Working with English Language Learners (ELLs) is at the center of my academic passion. For the last two semesters, I have taught an International Teaching Assistant (ITA) preparation course, during which I not only helped ITAs navigate the U.S. classroom culture and pedagogy, and address pronunciation issues, but also evaluated my own teaching through those ITAs’ eyes. One main lesson I learned is the vital role meaning negotiation plays when it comes to ITAs’ interactions with undergraduate native English speaking students (NESSs) in the laboratory or in the classroom.
What I mean by meaning negotiation is the ability to implement one’s knowledge about the English language to effectively communicate with others. Needless to say, meaning negotiation is not limited to NESS-ITA interactions, but expands to any kind of communication between two or more individuals regardless of their first language. In this article, I share a few tips that can help ITA instructors or coaches guide ITAs through their interactions with their (future) undergraduate NESSs:
Work with what you know
Because often times undergraduate NESSs inadvertently speak so fast, it becomes difficult for ITAs to understand, let alone respond to, their students. For example, if the only phrase that an ITA could decipher in a student’s question is “midterm exams,” then one effective way to respond to that is, “I believe you’re asking about midterm exams. What is your question about?”
Ask for clarification
Another comment I often heard from ITAs is that undergraduate students often use slang or idiomatic expressions, which could be hard for ITAs to understand, resulting in communication breakdowns.
For example, if an ITA asks a student about the reason they skipped last class session, the student’s response could be, “I’m sorry. I had to pull an all-nighter.” If the ITA is not familiar with the expression “to pull an all-nighter,” then they could miss the reason for that student’s absence. In such cases when there is not enough context to make an educated guess about the meaning of the expression, ITAs are encouraged to ask for clarification. So, an ITA could ask, “I’m afraid I’m not familiar with that expression. What does it mean?”
Though one might think that an ITA asking for language clarification could hurt their ethos, undergraduate students often enjoy teaching slang expressions to ITAs. In fact, it is more likely that undergraduates would consider such questions as a sign of strength rather than weakness. In other words, I believe there is a mutual benefit in such interactions. On one hand, an ITA asking a student for assistance could bolster the latter’s confidence. On the other, those interactions could help ITAs establish a rapport with their students.
Ask for repetition
Another common issue ITAs might face is when they miss the entire question a student is asking because the student spoke too quietly or too fast. In this case, ITAs should be encouraged to ask for repetition. Saying something like, “I’m sorry I didn’t catch that” or “Would you please speak up” not only helps ITAs comprehend the question posed, but also gives the student a chance to process their own question and explain themselves better.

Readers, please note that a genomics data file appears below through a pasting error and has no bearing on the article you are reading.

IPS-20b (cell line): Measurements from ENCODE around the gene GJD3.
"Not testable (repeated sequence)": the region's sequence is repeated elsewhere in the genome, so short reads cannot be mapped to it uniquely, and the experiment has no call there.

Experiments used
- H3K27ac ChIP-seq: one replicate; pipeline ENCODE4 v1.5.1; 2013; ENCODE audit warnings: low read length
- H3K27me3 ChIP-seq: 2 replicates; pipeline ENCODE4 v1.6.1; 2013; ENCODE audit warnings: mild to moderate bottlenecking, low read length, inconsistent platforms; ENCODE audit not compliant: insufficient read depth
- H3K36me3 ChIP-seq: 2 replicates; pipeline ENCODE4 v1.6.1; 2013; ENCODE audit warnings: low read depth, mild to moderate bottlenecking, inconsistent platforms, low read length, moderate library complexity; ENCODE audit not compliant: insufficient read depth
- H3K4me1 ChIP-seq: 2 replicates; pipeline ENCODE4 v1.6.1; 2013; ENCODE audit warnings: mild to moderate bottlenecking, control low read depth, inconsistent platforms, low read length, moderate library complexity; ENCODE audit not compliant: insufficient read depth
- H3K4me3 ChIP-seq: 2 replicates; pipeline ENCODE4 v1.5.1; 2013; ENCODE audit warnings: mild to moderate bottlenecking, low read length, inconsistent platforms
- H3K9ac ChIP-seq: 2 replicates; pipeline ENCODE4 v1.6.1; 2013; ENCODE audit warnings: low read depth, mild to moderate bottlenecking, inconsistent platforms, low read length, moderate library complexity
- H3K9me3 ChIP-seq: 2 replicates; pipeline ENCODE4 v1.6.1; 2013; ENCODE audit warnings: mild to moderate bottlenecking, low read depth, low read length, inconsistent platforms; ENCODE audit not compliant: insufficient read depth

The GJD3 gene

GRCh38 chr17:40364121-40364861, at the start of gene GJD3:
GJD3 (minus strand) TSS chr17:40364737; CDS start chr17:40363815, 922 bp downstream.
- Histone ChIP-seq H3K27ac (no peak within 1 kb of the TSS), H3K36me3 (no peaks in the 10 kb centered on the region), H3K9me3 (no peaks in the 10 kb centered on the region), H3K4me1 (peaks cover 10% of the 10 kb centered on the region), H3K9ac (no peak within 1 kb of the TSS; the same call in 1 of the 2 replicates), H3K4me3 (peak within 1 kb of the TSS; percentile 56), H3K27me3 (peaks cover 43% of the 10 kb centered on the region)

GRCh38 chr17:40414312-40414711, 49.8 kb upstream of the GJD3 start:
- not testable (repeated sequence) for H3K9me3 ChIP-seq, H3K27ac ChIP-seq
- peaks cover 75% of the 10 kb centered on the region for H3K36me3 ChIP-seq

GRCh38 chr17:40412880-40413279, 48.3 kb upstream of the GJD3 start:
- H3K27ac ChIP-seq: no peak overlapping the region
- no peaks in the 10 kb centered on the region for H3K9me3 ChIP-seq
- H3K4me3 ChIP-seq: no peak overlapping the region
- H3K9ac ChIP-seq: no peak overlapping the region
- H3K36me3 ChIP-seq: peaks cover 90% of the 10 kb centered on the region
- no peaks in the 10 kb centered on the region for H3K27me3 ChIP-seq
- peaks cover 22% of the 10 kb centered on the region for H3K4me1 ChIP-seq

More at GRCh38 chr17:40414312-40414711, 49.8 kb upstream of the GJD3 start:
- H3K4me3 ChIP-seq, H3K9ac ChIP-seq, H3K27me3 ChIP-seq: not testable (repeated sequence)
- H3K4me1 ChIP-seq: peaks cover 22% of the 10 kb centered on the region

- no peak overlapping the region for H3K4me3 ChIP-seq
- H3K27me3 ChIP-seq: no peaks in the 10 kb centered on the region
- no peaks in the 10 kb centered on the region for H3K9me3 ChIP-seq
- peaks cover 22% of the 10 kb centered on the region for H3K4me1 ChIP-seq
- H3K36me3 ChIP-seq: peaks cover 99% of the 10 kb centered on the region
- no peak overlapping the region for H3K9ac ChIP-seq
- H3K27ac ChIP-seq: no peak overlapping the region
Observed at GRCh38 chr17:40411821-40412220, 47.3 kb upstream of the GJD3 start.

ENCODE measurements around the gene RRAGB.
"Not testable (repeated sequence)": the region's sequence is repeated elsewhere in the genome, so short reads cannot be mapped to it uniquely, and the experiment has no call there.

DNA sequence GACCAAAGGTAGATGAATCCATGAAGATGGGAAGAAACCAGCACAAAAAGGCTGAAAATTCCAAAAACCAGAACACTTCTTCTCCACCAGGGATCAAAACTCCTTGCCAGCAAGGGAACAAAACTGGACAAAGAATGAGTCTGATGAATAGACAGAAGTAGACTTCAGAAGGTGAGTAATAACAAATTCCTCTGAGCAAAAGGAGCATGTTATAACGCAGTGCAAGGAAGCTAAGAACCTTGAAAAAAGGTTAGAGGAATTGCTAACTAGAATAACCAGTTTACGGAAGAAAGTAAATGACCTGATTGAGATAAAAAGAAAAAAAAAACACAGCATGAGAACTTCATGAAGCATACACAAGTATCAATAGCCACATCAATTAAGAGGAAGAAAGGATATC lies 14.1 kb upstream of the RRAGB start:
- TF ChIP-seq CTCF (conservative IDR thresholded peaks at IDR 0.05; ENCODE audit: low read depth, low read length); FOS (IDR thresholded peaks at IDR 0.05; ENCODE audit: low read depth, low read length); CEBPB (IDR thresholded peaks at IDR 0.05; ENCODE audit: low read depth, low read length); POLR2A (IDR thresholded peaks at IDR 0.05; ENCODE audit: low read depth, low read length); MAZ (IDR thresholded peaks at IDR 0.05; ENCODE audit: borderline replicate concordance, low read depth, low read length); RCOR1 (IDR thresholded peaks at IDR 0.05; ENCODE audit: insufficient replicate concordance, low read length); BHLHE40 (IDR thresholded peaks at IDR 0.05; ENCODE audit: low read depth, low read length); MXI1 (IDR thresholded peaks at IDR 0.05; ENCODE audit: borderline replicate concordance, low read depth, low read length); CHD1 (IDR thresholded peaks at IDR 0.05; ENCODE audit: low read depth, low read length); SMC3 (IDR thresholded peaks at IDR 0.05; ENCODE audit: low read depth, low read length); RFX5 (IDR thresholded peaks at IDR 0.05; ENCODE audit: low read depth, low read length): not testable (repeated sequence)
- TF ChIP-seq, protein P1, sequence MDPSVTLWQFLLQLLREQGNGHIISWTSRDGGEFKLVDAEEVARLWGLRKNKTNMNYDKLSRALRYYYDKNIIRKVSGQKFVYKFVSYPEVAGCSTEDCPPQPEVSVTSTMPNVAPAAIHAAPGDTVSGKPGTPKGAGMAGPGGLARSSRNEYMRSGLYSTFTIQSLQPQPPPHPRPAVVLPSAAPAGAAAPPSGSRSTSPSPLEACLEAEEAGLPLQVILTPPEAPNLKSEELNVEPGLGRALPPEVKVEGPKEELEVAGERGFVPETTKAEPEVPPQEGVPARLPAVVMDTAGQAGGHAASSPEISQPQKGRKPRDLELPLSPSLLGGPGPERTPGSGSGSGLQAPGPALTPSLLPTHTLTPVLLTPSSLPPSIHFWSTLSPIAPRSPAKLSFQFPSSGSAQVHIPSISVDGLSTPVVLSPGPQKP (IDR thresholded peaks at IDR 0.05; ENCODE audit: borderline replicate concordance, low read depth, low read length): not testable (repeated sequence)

Always make sure you answered the question
I always encourage ITAs to make sure they follow their explanation or response with a question such as, “Did I answer your question?” or “Does this make sense?”
Following an explanation or a response with such questions opens the floor for follow-up questions or for other students to ask related questions.
Whatever you do, don’t make a random guess at what the student is asking/saying or stare blankly at them
This tip is especially helpful for novice ITAs, as they tend to be too intimidated by their undergraduate students in a way that compromises their listening skills. In such cases, ITAs might feel reticent to ask for clarification or repetition for fear of losing face. What is really important to emphasize is the fact that ITAs may actually lose face if they do not engage in meaning negotiation with their students. The key here is for ITAs to overcome their fear and start implementing the tips above. In some cases, it’s easier said than done. However, it is usually a matter of time till ITAs conjure the confidence to negotiate meaning. And, like any other skill, the more effort one puts in, the better the results. The more ITAs practice listening attentively and asking questions, the more effective and fluid their interactions with undergraduate students will become.
All the above tips are grounded in the belief that there is strength in ITAs showing their vulnerabilities to their students. In fact, showing one’s vulnerabilities only demonstrates a sense of care toward one’s students. But one must not assume that instructors showing their/our vulnerabilities and sense of care are shared values across classroom cultures. One lesson I learned while preparing ITAs is that cultural differences play an immense role in ITAs-NESSs daily interactions. Those cultural differences will remain under the surface, causing miscommunications, unless ITAs as well as NESSs are made conscious about them. Because, unfortunately, ITA preparation classes hardly ever involve undergraduate NESSs, one can only hope that meaning negotiation skills would transfer from ITAs to their students.